It also mirrors the way Sabine’s off-kilter choices rock Versailles and jolt Le Notre awake from his personal and professional funk. I actually wish Rickman and co-writers Jeremy Brock and Alison Deegan had devoted a little more time to showing precisely what was so radical about Sabine’s aesthetic, beyond moving a potted plant at the Versailles gardens a few inches to one side just before her job interview. Then again, the film sort of “yada-yadas” the construction of the garden itself in favor of the sort of social commentary that is familiar to anyone who is proficient in “Jane Austen.”
For example, instead of being bothered by the fact that her husband is clearly falling for Sabine, the hissable Madame Le Notre — McCrory deliciously sinks her fangs into this villainous, condescending character — is more annoyed that he’s apparently chosen a “builder” as his mistress. And instead of presenting everyone in the king’s court as a superficial bobblehead, there’s a late sequence in which Sabine and some of the purportedly higher class ladies bond over a shared sense of loss. (A Little Chaos periodically hints at an undercooked bit of personal trauma in Sabine’s past.)
“In the end, we have only our instincts. And although the elements may treat us cruelly, patience, care, and a little warmth from the sun are our best hope.”
Winslet co-starred with Rickman in Sense and Sensibility, not coincidentally based on an Austen novel, and the duo share a pair of low-key lovely scenes. (The second of which produces the quote above, which is especially effective if you know Louis XIV was known as “The Sun King.”) Winslet is a relatable, sturdy presence as Sabine. The character (a plain woman among royals) is sort of an inverse of her most famous role (an aristocrat among commoners), but Winslet conveys the same sense that she’s someone unafraid of getting her hands dirty. (The actress was pregnant throughout the filming of A Little Chaos.) Schoenaerts and his sad eyes make for a decent romantic lead, especially after Sabine reawakens Le Notre’s passion. Even though the film eventually veers into unabashedly romantic territory, I found him most amusing when he was deadpan and demanding about his work.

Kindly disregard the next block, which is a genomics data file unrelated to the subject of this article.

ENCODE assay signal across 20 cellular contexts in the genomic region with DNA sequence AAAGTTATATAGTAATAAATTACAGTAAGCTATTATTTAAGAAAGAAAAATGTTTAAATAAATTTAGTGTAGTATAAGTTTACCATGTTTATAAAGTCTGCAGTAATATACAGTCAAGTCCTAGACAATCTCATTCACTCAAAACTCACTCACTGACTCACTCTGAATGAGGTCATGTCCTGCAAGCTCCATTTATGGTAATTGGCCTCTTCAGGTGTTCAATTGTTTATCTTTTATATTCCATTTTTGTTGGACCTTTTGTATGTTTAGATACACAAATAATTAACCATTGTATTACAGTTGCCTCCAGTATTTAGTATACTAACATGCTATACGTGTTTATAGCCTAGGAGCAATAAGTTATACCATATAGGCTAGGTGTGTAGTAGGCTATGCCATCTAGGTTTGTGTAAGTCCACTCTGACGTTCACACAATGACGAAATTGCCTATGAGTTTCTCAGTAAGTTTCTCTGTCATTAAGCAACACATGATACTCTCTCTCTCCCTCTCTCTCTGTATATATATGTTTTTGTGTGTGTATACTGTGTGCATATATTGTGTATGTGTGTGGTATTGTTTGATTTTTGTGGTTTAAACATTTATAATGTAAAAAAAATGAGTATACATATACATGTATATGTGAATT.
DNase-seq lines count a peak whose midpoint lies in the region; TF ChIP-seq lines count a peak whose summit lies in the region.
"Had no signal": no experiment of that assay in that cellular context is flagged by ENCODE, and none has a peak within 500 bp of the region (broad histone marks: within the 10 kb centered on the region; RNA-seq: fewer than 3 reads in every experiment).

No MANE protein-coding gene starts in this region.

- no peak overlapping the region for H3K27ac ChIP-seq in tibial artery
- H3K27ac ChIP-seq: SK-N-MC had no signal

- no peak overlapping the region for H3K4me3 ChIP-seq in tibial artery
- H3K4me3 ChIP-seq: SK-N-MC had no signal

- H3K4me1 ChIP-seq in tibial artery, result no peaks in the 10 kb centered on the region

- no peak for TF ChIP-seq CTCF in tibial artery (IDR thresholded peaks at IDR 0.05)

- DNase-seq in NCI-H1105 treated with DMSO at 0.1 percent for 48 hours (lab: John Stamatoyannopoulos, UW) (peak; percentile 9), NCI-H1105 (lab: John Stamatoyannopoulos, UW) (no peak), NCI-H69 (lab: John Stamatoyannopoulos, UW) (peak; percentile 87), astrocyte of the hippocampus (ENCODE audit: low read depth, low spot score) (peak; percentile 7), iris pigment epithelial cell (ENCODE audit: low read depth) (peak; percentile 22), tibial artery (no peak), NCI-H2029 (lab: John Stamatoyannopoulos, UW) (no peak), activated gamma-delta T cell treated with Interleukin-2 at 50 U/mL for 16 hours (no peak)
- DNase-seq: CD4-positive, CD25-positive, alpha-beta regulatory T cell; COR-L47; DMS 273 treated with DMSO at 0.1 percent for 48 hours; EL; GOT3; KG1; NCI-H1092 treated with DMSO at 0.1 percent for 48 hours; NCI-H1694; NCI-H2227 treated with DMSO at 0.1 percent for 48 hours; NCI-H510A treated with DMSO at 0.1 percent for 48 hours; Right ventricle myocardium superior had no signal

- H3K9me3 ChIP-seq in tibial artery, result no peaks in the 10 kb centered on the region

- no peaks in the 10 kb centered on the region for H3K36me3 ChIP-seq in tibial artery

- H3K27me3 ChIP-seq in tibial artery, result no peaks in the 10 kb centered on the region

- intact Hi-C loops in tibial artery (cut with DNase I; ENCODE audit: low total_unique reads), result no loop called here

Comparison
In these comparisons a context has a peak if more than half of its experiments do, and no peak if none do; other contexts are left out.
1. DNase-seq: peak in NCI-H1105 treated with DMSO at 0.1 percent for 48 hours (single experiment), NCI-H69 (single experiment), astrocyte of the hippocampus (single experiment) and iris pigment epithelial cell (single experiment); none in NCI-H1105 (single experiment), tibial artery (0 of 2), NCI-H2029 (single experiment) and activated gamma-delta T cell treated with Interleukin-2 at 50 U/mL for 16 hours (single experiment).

But if we’re talking “amusing”, then we have to discuss Stanley Tucci’s scene-stealing role as Philippe, the king’s flamboyant brother. (The movie doesn’t make a big deal about the historical figure’s near-certain homosexuality beyond having him steal glances and some hand-holding from a male companion.) Although Rickman’s wry performance is plenty fun, the film really pops to life whenever Tucci shows up on screen.
It’s worth re-iterating that Rickman has essentially made a 117-minute movie about…gardening. That’s a hard sell these days (or any day!), even if you’re open to the idea that gardening was widely considered a laudable artform in the 17th century. (I mean, is there even such a thing as a “famous landscape architect” today who could achieve the level of celebrity Le Notre did?) It’s tempting to think that plopping this relatively arcane flick among the big boys of 2015 is the act of Chaos, but this film only deviates from the costume drama norm A Little. Fortunately, Rickman has stacked his movie with enough visual wit and strong performances (including his own) to keep us invested and entertained.